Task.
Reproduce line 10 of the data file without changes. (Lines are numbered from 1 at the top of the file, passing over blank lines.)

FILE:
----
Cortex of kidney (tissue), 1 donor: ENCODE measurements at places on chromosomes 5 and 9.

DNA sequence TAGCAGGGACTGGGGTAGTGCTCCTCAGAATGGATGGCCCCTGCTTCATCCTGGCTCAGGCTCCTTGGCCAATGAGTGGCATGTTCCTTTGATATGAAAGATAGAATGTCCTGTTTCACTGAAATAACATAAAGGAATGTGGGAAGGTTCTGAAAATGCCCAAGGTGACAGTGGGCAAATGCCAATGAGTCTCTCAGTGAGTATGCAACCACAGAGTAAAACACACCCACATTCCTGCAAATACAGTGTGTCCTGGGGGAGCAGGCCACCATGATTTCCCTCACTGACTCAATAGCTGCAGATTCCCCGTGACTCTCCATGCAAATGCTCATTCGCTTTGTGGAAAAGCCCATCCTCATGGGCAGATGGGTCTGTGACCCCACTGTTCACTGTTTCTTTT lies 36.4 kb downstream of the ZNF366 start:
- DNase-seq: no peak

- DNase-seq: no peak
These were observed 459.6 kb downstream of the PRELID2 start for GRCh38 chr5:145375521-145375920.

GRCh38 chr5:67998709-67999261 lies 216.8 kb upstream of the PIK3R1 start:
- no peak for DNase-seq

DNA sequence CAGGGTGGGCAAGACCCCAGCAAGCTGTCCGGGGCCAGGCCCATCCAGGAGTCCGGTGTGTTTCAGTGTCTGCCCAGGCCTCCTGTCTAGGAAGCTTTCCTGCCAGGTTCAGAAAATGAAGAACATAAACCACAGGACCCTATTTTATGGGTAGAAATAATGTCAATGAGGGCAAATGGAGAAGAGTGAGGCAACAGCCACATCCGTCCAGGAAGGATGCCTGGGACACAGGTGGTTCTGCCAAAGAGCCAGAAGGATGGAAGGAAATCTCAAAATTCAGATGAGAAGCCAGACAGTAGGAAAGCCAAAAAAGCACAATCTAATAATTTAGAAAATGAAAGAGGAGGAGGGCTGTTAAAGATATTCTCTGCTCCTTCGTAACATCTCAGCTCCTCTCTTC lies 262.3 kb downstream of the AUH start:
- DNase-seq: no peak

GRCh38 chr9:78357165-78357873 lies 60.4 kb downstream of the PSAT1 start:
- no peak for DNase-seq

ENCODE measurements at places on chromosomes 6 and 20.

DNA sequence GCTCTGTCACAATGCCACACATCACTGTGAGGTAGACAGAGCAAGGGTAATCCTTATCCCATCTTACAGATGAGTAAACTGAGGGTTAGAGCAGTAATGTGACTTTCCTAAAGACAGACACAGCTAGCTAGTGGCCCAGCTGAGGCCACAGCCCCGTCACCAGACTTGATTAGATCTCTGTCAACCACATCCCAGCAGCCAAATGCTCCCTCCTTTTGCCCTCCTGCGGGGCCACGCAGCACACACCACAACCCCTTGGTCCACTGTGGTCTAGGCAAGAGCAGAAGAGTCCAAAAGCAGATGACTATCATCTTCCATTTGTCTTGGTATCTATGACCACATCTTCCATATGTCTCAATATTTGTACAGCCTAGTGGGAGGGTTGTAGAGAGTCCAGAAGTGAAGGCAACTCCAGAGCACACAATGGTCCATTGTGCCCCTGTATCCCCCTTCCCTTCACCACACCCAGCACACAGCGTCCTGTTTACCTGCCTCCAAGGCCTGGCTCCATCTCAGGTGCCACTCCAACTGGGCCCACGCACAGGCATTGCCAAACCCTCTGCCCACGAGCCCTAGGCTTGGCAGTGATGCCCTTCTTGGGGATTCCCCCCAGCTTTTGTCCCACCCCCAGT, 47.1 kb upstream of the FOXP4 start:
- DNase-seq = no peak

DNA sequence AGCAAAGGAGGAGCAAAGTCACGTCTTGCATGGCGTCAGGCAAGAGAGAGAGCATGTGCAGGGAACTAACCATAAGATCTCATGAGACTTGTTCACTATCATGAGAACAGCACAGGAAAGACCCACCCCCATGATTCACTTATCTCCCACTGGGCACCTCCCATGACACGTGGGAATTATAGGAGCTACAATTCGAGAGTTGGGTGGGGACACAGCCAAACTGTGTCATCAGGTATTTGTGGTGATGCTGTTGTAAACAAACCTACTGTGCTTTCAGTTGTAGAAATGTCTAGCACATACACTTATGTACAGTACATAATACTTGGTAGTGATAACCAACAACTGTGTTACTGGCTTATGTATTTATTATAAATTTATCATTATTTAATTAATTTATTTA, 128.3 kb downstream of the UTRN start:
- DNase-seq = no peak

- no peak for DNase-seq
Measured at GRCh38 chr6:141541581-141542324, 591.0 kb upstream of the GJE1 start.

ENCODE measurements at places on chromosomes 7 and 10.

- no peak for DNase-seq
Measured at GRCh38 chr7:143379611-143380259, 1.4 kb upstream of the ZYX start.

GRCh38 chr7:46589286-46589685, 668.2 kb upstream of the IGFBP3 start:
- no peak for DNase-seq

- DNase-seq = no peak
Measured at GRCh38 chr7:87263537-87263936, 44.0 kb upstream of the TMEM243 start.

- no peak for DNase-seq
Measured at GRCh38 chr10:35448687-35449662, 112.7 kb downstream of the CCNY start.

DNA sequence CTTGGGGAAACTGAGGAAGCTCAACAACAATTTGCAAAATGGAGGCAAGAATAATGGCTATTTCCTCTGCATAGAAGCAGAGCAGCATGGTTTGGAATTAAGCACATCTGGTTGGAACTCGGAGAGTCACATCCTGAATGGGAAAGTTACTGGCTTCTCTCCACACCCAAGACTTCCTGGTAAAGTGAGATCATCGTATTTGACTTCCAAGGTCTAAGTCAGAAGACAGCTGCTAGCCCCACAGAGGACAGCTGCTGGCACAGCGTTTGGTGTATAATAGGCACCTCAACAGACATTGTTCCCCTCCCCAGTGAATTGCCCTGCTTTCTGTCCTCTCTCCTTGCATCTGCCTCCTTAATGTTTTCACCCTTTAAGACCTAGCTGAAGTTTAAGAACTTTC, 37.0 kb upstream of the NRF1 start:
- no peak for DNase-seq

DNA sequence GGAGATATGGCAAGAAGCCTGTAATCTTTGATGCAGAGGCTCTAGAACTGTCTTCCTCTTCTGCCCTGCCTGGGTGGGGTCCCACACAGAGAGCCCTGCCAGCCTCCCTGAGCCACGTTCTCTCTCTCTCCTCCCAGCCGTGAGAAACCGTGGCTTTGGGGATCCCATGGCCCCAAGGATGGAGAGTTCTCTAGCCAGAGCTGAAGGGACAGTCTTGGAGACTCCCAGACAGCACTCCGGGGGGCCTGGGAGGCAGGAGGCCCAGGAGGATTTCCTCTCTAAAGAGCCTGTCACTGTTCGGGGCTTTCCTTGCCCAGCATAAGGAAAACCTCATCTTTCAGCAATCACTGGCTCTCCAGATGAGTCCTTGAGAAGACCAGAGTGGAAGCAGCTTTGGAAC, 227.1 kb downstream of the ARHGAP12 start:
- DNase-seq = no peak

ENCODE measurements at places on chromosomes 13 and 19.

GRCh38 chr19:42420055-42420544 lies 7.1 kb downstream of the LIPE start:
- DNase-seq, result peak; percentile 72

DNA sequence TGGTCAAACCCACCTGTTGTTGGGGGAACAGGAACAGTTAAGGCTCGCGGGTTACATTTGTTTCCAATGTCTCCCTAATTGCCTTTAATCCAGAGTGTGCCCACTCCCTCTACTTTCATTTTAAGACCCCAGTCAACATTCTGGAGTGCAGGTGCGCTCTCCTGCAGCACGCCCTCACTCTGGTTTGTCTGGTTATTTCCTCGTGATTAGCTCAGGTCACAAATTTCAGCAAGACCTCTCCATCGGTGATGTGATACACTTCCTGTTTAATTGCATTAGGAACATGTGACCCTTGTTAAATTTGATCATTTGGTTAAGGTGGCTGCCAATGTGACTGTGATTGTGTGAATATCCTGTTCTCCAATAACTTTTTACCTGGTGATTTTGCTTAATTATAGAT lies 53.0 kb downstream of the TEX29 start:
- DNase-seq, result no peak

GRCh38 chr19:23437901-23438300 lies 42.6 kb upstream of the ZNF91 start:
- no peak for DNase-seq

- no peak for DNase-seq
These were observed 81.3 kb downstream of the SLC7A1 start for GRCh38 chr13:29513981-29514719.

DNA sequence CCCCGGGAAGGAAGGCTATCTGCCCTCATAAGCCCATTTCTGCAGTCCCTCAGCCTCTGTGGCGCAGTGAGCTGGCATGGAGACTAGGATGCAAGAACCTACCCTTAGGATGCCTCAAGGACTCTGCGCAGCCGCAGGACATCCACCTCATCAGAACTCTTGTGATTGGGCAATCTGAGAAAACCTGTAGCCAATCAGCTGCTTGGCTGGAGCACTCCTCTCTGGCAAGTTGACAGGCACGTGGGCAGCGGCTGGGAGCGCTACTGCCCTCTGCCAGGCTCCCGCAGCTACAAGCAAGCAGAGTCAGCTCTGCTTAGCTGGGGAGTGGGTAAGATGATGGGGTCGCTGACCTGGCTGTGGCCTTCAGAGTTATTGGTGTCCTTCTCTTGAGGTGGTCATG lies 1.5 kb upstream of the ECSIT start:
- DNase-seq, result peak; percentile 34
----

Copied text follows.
GRCh38 chr9:78357165-78357873 lies 60.4 kb downstream of the PSAT1 start: